I made a conscious effort and turned to the power of love.  I got over myself.  Focusing on my mom, I quickly realized that Ma wasn't going to leave this life until she knew everyone was OK, that her family was together again.

I forgave everyone, including myself.  I began a refreshing new approach to life; live every day from a place of love.

Love is peace.

Everyone that my mom called out for visited.  Lives put on hold to travel long distances, lifted the cloud that seemed to be hanging over Ma's heart.  She began to smile.  She was happy to see her children and grandchildren.

Donna with Ma 

Drew and Gram

Marty walks with Ma

Joe and Melinda introduces Gram to her Great Granddaughter

Gram telling Joe what she wanted to tell him.  Unfortunately, it was gibberish.  Joe said, "OK."

Ann helps Ma drink. 
Ann and Me, together again.  Ma was happy.

Ma after her nap, happily talking about her family visitors.

Ma is happy.  She saw everyone.  

13 January 2013

Pictures Tell the Story

Mom with Drew when he first arrived.  She was delighted to see him .  She head butted him and held his hands.
The room was filled with love.

Gram with Drew mid-way through a walk.
Look at those smiles!
Peaceful and ready for a rest with her baby, Gram knows Drew won't be alone now that he has Jenn.

10 January 2013

Regrets, I've Had a Few...

Mom, loving her baby
December 2012

Andy Williams was one of the singers my parents enjoyed, crooning words to songs that haunt me today.  “My Way,”  I can still hear my dad singing it in his melodic voice.  My mind wanders as I remember the words.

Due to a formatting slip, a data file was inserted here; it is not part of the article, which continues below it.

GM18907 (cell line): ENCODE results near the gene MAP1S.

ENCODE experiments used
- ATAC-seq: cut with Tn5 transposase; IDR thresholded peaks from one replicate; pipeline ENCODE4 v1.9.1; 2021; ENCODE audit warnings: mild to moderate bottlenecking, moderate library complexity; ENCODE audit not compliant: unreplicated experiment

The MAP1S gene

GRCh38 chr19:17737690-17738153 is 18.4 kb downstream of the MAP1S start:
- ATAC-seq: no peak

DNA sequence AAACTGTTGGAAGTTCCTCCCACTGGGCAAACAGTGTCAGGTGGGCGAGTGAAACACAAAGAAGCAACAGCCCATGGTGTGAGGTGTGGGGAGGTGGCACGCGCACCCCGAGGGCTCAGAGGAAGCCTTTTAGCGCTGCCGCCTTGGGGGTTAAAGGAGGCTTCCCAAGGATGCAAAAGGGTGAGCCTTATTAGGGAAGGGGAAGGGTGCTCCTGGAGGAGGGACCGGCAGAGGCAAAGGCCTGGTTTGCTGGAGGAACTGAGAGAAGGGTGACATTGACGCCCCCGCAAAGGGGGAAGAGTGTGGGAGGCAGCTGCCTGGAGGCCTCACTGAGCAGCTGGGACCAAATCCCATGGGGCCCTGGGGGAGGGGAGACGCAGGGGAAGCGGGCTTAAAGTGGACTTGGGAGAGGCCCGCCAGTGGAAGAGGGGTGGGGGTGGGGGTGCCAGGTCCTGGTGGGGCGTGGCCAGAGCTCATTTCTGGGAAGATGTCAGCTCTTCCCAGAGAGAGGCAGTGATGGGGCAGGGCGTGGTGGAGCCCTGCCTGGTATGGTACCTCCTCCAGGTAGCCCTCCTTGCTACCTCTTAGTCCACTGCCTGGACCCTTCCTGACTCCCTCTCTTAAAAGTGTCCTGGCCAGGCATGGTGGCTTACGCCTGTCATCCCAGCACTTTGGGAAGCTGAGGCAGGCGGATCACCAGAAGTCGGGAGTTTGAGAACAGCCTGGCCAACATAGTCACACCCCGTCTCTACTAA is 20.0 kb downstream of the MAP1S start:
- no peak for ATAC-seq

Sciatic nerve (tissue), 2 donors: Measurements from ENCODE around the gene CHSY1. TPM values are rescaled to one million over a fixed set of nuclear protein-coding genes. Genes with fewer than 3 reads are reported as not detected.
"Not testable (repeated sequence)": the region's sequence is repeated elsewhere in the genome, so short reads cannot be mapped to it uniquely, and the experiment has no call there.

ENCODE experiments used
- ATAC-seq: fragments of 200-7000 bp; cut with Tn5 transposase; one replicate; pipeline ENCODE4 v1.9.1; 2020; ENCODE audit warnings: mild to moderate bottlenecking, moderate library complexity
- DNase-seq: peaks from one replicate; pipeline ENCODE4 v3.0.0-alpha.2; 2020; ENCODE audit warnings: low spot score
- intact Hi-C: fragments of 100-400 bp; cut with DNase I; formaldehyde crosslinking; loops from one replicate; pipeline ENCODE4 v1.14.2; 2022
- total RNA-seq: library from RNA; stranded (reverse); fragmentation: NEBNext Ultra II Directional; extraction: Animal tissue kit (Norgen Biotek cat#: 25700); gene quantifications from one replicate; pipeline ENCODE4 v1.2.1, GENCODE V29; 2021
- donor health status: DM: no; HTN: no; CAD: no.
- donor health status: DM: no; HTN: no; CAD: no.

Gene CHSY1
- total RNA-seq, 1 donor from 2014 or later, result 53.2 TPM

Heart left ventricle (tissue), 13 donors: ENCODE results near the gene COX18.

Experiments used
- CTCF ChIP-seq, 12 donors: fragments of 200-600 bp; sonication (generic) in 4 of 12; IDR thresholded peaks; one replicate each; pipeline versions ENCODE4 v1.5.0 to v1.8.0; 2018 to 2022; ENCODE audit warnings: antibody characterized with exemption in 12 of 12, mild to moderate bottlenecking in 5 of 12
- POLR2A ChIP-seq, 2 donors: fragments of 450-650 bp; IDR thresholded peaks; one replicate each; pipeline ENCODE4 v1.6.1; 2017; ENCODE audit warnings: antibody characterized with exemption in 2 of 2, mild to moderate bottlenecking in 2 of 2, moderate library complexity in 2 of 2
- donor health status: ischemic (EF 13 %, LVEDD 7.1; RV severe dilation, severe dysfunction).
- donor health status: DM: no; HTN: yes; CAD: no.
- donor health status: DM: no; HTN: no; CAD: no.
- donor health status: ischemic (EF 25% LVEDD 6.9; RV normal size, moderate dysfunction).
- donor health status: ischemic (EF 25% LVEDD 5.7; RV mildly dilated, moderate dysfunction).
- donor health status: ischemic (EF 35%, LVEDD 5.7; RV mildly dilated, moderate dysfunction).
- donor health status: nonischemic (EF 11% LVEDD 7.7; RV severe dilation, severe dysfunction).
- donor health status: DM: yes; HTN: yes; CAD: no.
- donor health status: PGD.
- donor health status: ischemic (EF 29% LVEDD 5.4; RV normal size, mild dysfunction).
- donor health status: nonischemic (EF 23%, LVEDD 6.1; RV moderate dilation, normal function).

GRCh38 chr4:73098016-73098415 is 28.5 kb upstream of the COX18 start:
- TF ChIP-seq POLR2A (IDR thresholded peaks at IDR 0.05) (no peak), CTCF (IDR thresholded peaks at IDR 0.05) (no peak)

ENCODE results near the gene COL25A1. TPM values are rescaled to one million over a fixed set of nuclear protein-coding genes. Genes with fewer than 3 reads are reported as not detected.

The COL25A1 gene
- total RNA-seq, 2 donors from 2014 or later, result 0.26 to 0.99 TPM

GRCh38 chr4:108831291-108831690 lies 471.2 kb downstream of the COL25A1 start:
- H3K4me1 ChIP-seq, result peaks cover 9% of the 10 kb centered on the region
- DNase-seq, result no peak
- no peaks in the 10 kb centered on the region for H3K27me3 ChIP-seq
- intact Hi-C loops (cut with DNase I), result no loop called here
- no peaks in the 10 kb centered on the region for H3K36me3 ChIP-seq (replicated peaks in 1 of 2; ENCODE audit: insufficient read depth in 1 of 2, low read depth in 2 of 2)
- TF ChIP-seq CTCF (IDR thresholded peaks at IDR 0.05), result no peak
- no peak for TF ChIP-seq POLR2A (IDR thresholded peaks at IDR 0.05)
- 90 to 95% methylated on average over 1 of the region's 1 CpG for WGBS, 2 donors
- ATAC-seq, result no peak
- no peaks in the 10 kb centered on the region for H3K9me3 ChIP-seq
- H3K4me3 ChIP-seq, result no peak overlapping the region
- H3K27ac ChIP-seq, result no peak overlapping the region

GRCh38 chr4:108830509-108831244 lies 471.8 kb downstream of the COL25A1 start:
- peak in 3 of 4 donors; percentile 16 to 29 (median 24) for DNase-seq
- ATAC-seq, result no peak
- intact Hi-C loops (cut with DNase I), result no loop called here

"Regrets, I've had a few…”

This morning this song popped in my head, “My Way” by Andy Williams.  I thought of my mom and how much I will miss her when she dies.

I already miss her, my mom... the woman I would sit and watch sitcoms and laugh out loud. I miss my mom's sense of humor. I miss her so much.  I miss her mind going in the gutter and her sinister laugh.

I didn’t appreciate my mom when I had the chance.  I remember when my mom made me crazy. I can remember secretly wishing her dead so many times.

“Susie, you will miss me when I am gone. Watch it!”   Mom warned,

”No I won’t!”  I demanded in response.

Mom was right.

I miss her and she isn't even dead yet.

I wish I were nicer to her when she was mentally sound.

I missed out on knowing an amazing woman because I felt smothered by her love. Her love repelled me.  I wanted to be my own person and my mom had no place in my new world.

Oh how I wish I could be smothered by my mom's love again.

I wish I could get this message to all young women everywhere who feel their mothers are a pain in their fannies.

I am speaking from the experience of the school of hard knocks.  You will miss your mom, trust me.  If I could only turn back 30 years and be a better friend for my mom.  I missed my chance.  If your mom is still alive, it is not too late.  Call her.  Love her.  

As for my mom, she took a sudden turn for the worst over Christmas.  She’s back in hospice.   I think this is it; I don’t see her rebounding like she has in the past.  She had two awesome months on Lysine.  My mom knows who I am, she knows that I am her daughter; she tells me she loves me often.   I am grateful.

Today, because of Lysine, my mom can tell me clearly what is wrong and where she has pain.  Lysine is working.  My mom’s body is failing.

Mom put up a good fight and lived life her way.